Denver International Airport has terminated its contract with Great Hall Partners (GHP) for the renovation of the Great Hall, the area under the tents of the Jeppesen Terminal.
Many factors contributed to the decision. Last November, it was discovered that there were issues with the compressive strength of the airport’s original concrete (placed in 1991) which required additional testing. When the contract was signed, the project was just at 30% design. Since then, a number of design decisions were made to accommodate various airport stakeholders’ safety and operational needs. In addition, GHP has been unable to obtain the necessary permits to keep the project on schedule. Denver and GHP have been in mediation, but have been unable to reach agreement on the cost and schedule impacts of these issues.
The original project was a public-private partnership with Great Hall Partners, comprised of Ferrovial Airports, JLC Infrastructure and Saunders Concessions. The 34-year agreement called for GHP to design and construct all improvements followed by 30 years of operations and maintenance within specific commercial areas of the terminal. The total cost to design and build the project was estimated at US$650-770m, which included a US$120m airport-controlled contingency.
As part of this termination, GHP has no more than 90 days to vacate the project site. During that time, the airport will identify a new contractor to complete construction of the improvements. It will also assume greater control of the project and will be prioritizing passenger flow, minimizing the impact of construction on the traveling public, airlines and other tenants.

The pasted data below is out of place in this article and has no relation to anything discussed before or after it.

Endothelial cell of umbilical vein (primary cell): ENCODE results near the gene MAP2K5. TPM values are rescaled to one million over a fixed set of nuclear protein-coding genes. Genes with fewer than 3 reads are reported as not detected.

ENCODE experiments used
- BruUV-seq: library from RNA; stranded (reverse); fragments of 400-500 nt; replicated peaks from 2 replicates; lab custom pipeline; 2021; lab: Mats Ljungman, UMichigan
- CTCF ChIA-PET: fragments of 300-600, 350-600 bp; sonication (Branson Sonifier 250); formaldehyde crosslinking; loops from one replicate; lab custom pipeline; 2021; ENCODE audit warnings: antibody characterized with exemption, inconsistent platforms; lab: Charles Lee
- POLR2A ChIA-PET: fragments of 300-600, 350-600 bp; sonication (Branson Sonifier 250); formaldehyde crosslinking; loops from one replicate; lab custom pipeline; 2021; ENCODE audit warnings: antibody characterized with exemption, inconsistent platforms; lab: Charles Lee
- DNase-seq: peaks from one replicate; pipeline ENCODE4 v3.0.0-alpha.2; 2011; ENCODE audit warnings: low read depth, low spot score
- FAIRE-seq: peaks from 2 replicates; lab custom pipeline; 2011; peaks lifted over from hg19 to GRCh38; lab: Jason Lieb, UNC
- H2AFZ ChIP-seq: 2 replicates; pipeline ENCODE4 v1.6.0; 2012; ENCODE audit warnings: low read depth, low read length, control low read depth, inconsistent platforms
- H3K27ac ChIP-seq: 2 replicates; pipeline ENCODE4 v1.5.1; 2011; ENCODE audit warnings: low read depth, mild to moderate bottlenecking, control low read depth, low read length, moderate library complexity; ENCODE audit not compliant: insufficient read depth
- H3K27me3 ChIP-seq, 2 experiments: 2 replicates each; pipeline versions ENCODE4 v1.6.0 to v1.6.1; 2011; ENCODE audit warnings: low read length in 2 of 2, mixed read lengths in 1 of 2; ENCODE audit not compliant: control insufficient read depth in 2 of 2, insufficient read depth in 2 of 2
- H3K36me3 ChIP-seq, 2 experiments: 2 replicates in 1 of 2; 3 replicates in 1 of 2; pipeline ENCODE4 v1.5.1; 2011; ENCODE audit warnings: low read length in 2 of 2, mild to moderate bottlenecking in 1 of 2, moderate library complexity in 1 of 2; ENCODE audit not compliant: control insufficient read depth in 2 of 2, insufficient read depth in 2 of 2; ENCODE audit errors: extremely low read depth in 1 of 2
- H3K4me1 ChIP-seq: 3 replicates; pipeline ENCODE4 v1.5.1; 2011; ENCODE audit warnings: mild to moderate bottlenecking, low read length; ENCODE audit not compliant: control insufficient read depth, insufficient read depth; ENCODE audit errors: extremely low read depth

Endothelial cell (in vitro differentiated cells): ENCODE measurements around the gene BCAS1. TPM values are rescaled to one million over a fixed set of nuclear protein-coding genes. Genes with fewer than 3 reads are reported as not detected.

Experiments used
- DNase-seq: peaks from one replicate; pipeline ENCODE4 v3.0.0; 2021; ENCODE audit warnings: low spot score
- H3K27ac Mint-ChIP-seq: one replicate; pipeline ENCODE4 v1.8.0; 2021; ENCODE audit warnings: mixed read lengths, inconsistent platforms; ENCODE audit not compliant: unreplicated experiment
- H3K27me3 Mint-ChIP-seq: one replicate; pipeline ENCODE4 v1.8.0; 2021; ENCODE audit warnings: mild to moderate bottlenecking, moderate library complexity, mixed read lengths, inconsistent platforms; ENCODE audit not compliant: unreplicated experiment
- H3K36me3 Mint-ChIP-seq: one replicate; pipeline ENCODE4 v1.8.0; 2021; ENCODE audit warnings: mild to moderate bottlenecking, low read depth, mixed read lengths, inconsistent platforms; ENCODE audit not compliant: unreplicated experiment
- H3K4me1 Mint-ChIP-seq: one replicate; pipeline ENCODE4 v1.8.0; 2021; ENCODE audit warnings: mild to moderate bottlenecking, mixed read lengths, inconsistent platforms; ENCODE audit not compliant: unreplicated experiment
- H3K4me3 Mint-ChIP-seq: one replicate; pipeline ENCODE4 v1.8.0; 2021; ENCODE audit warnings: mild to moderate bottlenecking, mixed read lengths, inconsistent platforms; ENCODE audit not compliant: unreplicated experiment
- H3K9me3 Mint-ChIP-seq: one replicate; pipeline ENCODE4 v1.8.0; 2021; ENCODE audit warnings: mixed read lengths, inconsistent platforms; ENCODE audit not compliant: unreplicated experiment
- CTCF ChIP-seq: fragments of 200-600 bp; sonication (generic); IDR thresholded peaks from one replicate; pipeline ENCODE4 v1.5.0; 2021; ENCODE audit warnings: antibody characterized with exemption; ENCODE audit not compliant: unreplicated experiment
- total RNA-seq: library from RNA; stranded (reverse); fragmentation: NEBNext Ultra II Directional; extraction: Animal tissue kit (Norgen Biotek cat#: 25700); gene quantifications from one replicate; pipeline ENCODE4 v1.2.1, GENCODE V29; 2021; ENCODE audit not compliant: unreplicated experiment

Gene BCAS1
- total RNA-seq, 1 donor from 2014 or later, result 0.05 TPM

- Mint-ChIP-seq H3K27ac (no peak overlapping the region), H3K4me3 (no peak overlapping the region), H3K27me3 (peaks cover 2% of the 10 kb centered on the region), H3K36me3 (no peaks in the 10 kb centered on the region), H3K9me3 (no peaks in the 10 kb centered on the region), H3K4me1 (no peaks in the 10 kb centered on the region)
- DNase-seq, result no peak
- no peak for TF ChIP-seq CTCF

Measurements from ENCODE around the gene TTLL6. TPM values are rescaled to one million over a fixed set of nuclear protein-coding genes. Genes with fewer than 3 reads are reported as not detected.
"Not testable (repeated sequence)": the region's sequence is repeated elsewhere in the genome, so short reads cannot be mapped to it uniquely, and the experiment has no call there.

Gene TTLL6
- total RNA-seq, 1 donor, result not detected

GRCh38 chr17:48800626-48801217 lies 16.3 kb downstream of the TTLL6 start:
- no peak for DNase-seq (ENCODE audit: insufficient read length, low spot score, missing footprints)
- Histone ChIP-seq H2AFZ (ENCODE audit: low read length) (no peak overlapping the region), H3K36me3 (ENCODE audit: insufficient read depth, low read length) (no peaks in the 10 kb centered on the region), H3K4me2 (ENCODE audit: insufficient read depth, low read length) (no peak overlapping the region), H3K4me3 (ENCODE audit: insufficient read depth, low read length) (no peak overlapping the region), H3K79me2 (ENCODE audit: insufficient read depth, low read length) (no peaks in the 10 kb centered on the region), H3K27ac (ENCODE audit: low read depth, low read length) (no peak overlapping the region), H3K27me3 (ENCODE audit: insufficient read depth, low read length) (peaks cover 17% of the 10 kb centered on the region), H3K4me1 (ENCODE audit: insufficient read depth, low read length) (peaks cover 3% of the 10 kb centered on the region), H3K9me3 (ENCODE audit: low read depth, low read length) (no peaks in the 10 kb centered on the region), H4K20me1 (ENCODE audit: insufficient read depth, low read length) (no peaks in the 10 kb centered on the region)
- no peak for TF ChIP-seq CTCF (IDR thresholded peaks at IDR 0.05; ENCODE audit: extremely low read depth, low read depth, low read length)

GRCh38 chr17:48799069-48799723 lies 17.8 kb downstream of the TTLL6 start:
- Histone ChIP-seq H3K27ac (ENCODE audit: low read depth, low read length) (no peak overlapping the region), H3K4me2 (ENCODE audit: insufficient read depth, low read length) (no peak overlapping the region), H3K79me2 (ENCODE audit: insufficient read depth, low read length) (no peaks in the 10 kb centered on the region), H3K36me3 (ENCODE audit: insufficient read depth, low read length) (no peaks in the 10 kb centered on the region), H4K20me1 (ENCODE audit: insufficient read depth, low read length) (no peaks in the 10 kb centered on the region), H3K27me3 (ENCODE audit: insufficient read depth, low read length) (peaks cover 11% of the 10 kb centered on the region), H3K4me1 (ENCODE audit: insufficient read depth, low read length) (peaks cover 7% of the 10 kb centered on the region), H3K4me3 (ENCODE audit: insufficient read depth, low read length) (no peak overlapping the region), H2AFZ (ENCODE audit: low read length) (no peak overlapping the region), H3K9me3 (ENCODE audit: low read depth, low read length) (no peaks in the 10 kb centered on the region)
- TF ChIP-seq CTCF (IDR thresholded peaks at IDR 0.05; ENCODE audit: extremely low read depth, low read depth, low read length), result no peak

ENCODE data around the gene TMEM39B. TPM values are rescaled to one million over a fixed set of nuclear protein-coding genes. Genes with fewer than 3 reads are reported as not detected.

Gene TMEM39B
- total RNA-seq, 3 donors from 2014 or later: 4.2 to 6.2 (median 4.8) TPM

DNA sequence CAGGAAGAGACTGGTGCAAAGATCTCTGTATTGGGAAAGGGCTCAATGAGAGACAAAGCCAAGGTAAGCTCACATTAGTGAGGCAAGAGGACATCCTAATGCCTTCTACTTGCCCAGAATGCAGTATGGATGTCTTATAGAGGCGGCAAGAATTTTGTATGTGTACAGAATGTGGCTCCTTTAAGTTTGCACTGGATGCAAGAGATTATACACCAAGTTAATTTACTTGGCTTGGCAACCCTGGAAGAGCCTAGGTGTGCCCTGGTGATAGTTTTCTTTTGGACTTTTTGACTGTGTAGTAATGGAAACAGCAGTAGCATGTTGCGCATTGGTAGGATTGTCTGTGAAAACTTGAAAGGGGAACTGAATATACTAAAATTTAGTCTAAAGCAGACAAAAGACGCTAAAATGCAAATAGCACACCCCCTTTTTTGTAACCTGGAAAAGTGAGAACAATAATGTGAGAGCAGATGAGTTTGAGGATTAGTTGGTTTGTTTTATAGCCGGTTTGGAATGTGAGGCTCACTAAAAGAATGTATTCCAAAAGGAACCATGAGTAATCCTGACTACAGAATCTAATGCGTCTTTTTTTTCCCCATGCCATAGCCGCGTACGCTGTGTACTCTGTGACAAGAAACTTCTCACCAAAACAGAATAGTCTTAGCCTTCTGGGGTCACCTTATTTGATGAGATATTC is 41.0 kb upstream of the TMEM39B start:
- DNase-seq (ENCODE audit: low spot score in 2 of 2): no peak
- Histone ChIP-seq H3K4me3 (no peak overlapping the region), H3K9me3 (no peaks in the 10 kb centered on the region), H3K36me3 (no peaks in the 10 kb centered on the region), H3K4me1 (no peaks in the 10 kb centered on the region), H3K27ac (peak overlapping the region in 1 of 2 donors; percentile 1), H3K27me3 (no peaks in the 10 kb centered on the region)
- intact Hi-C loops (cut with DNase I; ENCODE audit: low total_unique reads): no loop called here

The new contractor will be responsible for construction only – and not operations and maintenance or the commercial program as was the case in the original contract. The airport will operate any commercial development and will retain 100% of the revenues.
The total termination payment amount has not yet been finalized and this amount is in addition to the amount the airport will pay to complete the project with a new contractor. The design and construction cost of the project will remain at the original budgeted amount of US$770m with contingency. The airport will own all design work and construction performed to date.
“We are disappointed. This is not the outcome we expected, but we are fully committed to completing the work as quickly as possible. These improvements are necessary to enhance safety and accommodate the rapid growth of our airline partners ensuring the future success of this world-class airport,” said Kim Day, CEO of Denver International Airport.”